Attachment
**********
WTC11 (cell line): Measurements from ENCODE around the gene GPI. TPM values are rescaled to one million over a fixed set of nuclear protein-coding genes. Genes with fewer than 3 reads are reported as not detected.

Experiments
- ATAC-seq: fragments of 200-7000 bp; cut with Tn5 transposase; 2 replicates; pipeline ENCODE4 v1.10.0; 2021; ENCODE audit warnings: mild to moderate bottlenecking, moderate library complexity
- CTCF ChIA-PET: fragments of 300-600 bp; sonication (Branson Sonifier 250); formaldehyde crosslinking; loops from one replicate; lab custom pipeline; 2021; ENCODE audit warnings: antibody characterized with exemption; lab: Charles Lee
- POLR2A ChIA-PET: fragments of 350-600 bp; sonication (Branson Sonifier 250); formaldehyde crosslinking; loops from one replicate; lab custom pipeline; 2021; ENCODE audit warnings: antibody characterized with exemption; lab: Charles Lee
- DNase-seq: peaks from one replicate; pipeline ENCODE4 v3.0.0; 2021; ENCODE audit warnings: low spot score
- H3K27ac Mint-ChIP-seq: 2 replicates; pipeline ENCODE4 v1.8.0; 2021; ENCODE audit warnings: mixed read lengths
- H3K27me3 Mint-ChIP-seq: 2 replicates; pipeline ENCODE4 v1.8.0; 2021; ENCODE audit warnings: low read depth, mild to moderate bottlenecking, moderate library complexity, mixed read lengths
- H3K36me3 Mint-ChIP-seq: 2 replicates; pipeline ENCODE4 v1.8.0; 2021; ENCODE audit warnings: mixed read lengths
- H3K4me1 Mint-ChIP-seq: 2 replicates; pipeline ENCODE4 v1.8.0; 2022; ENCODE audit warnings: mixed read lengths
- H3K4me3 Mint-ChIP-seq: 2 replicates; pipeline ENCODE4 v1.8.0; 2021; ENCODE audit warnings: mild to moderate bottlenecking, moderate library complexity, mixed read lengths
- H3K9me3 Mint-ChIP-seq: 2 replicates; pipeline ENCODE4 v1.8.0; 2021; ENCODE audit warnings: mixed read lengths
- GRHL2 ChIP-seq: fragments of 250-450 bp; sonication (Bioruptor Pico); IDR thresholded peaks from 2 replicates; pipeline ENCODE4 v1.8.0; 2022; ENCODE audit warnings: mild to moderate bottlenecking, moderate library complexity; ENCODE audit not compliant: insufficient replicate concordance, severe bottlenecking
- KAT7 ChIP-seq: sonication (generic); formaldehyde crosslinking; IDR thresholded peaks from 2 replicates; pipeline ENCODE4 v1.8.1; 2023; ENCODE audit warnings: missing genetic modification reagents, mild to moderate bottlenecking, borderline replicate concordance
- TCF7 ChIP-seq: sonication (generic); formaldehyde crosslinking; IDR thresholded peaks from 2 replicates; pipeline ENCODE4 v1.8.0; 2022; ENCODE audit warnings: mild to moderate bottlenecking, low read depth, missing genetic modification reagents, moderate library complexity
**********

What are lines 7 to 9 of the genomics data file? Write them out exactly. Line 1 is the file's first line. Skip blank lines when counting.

- H3K27ac Mint-ChIP-seq: 2 replicates; pipeline ENCODE4 v1.8.0; 2021; ENCODE audit warnings: mixed read lengths
- H3K27me3 Mint-ChIP-seq: 2 replicates; pipeline ENCODE4 v1.8.0; 2021; ENCODE audit warnings: low read depth, mild to moderate bottlenecking, moderate library complexity, mixed read lengths
- H3K36me3 Mint-ChIP-seq: 2 replicates; pipeline ENCODE4 v1.8.0; 2021; ENCODE audit warnings: mixed read lengths